On a recent Wednesday in July, I discovered Queen Latifah performing on the fifth floor of the New Museum of Contemporary Art, on what had until recently been a grim stretch of the Bowery.
Actually, she was on a grainy television screen surrounded by media conversion equipment. The footage itself was two decades old, from a Yo! MTV Raps performance filmed in 1993 or 1994—with the stage outfits to prove it. And of the 15 or so staffers and visitors muddling around the exhibit, only two were paying attention to the streaming video: Walter Forsberg, the audiovisual conservator in the process of digitizing the footage, and Gabriel Tolliver, a former associate producer on the show who had brought the battered VHS tape to the museum. It contained the best of the Friday afternoon performances, Tolliver told me. "This was before hip hop got really corporate and the access got cut off," he recalled.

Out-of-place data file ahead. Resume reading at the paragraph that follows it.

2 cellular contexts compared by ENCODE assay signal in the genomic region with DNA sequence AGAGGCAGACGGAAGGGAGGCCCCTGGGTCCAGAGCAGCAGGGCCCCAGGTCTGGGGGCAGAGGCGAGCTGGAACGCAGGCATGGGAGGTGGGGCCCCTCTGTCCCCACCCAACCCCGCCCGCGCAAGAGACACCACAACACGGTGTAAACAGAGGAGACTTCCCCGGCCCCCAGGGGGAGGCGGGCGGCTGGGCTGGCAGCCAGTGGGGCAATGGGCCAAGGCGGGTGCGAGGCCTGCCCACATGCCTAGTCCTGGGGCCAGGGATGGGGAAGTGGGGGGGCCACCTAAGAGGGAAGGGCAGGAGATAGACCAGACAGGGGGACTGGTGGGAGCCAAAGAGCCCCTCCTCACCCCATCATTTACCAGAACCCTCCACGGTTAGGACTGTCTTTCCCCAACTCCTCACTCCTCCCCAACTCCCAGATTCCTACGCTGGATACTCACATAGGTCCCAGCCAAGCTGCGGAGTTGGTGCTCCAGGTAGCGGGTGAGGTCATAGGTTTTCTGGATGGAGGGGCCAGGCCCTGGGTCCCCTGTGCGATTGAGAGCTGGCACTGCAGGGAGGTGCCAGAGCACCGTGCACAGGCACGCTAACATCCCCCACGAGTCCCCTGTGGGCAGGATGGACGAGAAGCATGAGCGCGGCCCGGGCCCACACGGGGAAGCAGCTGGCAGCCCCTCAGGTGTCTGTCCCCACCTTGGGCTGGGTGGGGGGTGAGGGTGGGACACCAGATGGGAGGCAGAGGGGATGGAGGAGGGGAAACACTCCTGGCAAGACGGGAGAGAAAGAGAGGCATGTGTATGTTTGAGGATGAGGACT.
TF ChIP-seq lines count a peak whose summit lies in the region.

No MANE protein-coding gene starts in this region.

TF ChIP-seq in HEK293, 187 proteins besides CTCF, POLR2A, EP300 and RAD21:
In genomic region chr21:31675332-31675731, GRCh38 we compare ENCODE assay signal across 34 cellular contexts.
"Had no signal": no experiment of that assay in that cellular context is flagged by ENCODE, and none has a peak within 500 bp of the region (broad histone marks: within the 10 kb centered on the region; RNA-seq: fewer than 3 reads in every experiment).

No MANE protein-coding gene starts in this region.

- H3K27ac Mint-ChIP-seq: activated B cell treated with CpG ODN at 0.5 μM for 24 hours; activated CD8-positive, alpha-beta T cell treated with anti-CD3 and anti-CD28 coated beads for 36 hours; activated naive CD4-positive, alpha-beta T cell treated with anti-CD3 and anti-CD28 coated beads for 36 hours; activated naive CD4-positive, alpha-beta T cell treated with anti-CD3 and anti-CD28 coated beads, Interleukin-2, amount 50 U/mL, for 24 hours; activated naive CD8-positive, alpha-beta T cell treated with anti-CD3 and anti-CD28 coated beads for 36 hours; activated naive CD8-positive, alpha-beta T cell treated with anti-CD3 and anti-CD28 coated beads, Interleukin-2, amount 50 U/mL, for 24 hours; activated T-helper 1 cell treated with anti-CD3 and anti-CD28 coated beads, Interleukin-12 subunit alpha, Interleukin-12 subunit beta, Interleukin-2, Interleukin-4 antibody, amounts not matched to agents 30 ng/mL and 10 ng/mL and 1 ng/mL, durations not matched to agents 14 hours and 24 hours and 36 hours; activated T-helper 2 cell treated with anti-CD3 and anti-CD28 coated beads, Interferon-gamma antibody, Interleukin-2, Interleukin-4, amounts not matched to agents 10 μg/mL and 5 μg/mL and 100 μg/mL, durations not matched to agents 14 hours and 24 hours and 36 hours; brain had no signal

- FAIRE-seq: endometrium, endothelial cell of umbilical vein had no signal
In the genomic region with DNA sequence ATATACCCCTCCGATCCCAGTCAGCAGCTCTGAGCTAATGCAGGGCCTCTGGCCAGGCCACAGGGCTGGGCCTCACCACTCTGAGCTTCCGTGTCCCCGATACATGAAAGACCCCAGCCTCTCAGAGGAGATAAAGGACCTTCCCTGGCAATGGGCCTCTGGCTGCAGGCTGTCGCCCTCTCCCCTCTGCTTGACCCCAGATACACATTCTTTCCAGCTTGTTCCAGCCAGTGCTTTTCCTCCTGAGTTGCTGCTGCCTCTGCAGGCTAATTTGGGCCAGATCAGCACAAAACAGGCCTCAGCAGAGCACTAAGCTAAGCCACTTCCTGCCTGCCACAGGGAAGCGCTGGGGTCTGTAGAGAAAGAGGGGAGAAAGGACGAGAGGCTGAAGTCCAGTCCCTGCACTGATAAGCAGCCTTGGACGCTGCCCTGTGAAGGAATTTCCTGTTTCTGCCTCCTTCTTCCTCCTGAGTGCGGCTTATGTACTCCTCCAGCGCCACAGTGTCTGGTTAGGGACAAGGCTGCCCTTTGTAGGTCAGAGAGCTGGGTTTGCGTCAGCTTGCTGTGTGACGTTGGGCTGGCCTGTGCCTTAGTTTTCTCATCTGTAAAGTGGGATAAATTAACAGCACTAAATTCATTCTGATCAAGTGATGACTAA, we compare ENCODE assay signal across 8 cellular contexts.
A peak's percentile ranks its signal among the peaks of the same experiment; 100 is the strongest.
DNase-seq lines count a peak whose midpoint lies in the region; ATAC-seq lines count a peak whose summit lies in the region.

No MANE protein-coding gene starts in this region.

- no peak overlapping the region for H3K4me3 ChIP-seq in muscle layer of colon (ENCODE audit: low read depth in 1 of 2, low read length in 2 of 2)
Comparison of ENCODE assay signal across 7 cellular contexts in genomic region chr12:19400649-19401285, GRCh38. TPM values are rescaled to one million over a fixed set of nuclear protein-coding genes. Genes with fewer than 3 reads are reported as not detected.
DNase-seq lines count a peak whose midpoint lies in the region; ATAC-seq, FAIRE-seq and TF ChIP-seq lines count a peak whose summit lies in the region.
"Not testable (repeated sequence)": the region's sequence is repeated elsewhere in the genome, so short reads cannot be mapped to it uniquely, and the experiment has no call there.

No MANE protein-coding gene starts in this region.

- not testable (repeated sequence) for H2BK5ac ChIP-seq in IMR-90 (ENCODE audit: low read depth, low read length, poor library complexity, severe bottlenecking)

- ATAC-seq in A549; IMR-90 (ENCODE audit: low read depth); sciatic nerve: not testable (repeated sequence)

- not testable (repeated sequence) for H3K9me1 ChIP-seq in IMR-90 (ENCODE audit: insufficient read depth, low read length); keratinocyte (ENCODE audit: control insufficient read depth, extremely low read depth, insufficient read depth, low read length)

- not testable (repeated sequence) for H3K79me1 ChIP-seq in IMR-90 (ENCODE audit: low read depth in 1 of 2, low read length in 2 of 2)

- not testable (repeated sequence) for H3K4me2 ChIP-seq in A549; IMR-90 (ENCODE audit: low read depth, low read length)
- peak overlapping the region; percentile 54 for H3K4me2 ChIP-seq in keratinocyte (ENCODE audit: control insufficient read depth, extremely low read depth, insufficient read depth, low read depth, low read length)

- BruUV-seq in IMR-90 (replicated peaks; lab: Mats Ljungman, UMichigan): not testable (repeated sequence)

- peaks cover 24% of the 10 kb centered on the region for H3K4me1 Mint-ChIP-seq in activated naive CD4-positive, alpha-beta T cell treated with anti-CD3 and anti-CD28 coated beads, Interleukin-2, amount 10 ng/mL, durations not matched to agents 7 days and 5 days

Welcome to "XFR STN" (that's "transfer station"), the New Museum's daunting new project, eight-week exhibit, and transfer lab all in one—an overwhelming attempt to digitize, present, and preserve artistic materials on obsolete formats, however obscure or unremembered. Three transfer stations sprawled across the Fifth Floor gallery, accompanied by television screens labeled for the three different sources of material: the New Museum's own archives, the Monday/Wednesday/Friday Video Club's archives, and public submissions. A small team of technicians huddled over the equipment, while found footage streamed on a projection screen on the opposite wall. There was more to see on the TV screens, too, free of context or identification: fuzzy black-and-white footage of a jazz pianist crooning, an artist's home videos, a clip of a man I didn't recognize being interviewed by another man I didn't recognize.